Sitka Summer Music Festival artistic director wins two Grammys

Zuill Bailey, artistic director of the Sitka Summer Music Festival, won two Grammys on Sunday during his 25th anniversary year as a touring musician.

“I’m speechless,” Bailey said on Tuesday.

The awards were his first Grammys and were awarded for “Classical instrumental solo,” and “Contemporary classical composition” for “Daugherty: Tales of Hemingway,” a 28-minute cello concerto made of four movements, based on stories from writer Ernest Hemingway.

Commissioned by the Nashville Symphony, composer Michael Daugherty translated Hemingway’s stories “Big Two-Hearted River,” “For Whom the Bell Tolls,” “The Old Man and the Sea” and “The Sun Also Rises” into music.

“Daugherty: Tales of Hemingway” also won “Best Classical Compendium.” The concerto was recorded in front of a live audience on April 17, 2015 at the Schermerhorn Symphony Center in Nashville, Tennessee.

“I never felt anything like that before. … They don’t teach you how this feels” Bailey said, describing how it feels to win one of the pinnacle awards of the music industry. It’s one of those you-have-to-experience-for-yourself moments, he said. “(The feeling) is very similar to how it happened with the live recording. I haven’t felt that way since that recording.”

In a Youtube video by Naxos, Daugherty said he had wanted to compose a piece on Hemingway , and when he learned Hemingway played the cello as a youth, he realized he had found the connection he was seeking. Daugherty heard virtuoso cellist Bailey in May 2014, liked his cello’s masculine and vocal sound, and wanted his fingerprints on it. With him on board, he focused the musical works around the cello, so it would be the narrative voice of the concerto.

Bailey said after he agreed to the concert and recording, he didn’t hear from Daugherty for eight months. He got the sheet music in January 2015, in the middle of his busiest season. He had only a matter of weeks before the concert and live recording to become the voice of Hemingway. He blocked out his mornings “and absorbed the music,” he said.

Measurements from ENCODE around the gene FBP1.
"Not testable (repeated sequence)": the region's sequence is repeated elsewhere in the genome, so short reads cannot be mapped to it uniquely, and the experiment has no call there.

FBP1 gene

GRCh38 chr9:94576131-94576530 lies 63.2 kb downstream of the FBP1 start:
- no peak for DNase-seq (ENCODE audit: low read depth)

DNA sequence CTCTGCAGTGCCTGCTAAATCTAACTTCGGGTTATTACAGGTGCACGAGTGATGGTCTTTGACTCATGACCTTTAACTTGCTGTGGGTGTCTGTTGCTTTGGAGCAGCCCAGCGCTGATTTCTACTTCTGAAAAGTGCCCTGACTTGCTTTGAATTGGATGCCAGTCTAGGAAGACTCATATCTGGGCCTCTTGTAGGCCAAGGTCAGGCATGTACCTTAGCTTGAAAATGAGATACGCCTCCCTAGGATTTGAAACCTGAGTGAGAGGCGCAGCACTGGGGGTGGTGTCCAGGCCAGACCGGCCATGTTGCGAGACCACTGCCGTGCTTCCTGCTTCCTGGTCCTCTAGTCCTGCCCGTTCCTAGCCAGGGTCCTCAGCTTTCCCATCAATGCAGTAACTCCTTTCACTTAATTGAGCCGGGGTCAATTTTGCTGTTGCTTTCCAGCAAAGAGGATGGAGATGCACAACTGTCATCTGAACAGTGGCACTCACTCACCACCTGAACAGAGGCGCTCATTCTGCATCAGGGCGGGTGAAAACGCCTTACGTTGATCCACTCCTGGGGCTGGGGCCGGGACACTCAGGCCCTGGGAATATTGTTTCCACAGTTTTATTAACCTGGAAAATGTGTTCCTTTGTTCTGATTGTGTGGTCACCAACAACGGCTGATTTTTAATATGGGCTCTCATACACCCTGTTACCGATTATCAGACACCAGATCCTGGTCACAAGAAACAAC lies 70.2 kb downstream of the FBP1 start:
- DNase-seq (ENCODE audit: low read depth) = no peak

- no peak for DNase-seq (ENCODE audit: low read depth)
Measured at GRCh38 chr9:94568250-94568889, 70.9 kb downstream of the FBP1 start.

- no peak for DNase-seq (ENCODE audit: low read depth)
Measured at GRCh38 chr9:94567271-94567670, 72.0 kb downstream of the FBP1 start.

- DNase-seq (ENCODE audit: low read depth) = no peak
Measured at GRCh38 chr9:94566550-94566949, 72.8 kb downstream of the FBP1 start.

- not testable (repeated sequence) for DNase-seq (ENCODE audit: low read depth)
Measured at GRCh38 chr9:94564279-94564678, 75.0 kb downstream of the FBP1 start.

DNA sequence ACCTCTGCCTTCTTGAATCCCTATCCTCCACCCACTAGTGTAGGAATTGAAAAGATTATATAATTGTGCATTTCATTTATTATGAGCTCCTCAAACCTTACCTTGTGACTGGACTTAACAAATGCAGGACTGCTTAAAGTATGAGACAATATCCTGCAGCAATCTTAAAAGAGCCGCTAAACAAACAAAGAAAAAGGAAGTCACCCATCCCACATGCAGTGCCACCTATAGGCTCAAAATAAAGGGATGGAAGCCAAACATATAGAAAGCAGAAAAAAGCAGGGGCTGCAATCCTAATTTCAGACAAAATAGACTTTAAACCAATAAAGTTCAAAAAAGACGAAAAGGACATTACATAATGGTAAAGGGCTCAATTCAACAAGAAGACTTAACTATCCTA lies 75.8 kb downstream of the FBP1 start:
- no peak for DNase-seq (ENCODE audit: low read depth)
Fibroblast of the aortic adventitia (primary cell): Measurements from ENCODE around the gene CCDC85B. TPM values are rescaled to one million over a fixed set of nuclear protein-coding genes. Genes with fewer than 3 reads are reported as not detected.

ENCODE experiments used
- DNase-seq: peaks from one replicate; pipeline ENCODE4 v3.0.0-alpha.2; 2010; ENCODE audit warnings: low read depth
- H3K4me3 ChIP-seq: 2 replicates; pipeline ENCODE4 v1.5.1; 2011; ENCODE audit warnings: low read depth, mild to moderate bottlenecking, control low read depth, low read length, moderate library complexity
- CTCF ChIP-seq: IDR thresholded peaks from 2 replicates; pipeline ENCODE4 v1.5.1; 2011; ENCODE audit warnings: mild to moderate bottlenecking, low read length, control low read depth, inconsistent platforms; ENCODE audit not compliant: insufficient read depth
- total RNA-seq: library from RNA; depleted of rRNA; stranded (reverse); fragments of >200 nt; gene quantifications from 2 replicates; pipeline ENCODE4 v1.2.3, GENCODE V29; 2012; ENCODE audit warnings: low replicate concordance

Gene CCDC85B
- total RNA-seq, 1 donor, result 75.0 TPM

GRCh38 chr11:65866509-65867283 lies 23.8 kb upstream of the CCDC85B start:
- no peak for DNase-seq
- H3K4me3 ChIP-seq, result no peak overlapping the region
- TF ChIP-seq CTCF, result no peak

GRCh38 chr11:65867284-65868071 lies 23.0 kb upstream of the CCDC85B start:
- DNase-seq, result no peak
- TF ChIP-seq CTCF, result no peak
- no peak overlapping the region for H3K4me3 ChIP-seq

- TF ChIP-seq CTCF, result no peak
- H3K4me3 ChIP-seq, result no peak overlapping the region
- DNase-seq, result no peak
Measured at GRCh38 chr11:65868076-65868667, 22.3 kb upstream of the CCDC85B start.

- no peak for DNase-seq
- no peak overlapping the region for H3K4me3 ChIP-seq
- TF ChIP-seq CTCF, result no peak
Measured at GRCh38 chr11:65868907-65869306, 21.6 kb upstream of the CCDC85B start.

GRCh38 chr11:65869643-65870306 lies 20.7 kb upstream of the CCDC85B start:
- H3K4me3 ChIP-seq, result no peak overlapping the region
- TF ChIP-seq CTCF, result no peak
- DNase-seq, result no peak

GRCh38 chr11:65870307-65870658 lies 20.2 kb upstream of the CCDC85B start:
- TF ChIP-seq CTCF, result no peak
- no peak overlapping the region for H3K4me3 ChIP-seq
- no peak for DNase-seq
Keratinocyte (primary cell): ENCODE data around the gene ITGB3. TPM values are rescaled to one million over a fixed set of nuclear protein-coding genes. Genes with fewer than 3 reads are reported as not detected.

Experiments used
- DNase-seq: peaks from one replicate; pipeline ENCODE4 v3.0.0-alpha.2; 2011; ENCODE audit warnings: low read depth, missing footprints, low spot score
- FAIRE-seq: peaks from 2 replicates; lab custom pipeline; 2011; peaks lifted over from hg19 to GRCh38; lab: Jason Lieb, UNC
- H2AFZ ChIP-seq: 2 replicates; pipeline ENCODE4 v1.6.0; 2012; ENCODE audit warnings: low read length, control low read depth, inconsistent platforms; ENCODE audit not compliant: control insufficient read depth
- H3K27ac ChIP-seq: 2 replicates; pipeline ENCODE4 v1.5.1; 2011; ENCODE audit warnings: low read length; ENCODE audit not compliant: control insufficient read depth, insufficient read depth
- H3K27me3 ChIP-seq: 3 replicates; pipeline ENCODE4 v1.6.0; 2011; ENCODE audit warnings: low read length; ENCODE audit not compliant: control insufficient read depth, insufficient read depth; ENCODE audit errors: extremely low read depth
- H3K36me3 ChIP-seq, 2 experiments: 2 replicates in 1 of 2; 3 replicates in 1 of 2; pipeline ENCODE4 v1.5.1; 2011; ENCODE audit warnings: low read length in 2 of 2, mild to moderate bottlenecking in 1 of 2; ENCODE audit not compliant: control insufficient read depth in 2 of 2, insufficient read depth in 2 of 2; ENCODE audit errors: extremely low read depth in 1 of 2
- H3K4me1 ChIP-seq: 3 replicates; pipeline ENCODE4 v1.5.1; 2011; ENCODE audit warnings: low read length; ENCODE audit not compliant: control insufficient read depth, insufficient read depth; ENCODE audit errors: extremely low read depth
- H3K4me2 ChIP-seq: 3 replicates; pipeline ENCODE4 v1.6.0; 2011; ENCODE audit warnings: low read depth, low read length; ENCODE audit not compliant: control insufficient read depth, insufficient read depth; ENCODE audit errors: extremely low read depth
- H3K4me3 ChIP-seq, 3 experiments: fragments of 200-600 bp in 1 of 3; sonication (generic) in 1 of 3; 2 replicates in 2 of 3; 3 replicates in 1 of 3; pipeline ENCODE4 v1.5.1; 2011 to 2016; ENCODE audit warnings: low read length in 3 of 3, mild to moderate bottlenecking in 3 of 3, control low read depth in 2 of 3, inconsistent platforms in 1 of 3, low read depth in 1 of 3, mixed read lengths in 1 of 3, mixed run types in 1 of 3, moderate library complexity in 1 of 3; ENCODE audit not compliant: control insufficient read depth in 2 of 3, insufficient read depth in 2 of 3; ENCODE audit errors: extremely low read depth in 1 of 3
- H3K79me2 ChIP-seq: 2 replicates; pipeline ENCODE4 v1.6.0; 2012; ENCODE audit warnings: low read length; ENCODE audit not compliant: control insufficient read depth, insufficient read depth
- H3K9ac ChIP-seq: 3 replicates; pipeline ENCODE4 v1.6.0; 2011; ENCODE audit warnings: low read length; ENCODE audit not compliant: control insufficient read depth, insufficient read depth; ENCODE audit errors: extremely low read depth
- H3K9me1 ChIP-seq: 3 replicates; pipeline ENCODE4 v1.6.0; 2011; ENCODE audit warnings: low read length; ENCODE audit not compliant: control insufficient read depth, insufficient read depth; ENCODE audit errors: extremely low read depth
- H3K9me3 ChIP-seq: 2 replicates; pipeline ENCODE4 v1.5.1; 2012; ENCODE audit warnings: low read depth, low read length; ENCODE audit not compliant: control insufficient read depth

Daugherty did a reading with Bailey on piano and he on his cello. Forty-eight hours before the concert, Bailey finally got to hear the orchestra live.

“The ink was still fresh on the page,” he said of the whole concerto. Daugherty was making tweaks to the piece all the way until the curtains went up, Bailey said, which put “incredible pressure” as he went onstage before a large crowd with “mics hanging like trees around me.”

Bailey has recorded for numerous CDs before, but each piece had been something he had practiced numerous times in school or on the road performing. This time the piece would be entirely new, and however he performed it live would be canon for the piece.

“It was a live moment for me, celebrating the present and the future.”

Daugherty was inspiring, Bailey said, and got the whole orchestra caught up in the music.

“I’ve never seen an audience go so berserk,” he said. They went so wild, that for the recording, they had to go back and rerecord the ending because it couldn’t be made out through the sounds of the crowd.

“We were standing there at the end of the concert … we knew we had caught lightning in a bottle. We knew we had done that and no one had ever dreamed it would get the highest honors,” he said of himself the rest of the orchestra.

Bailey will return to his work with the Sitka Summer Music Festival as the artistic director. Alaska is “a great gift,” and he said he cherishes being able to come to Sitka, he said.

For more information on the “Daugherty: Tales of Hemingway,” go to For more information on Bailey, go to

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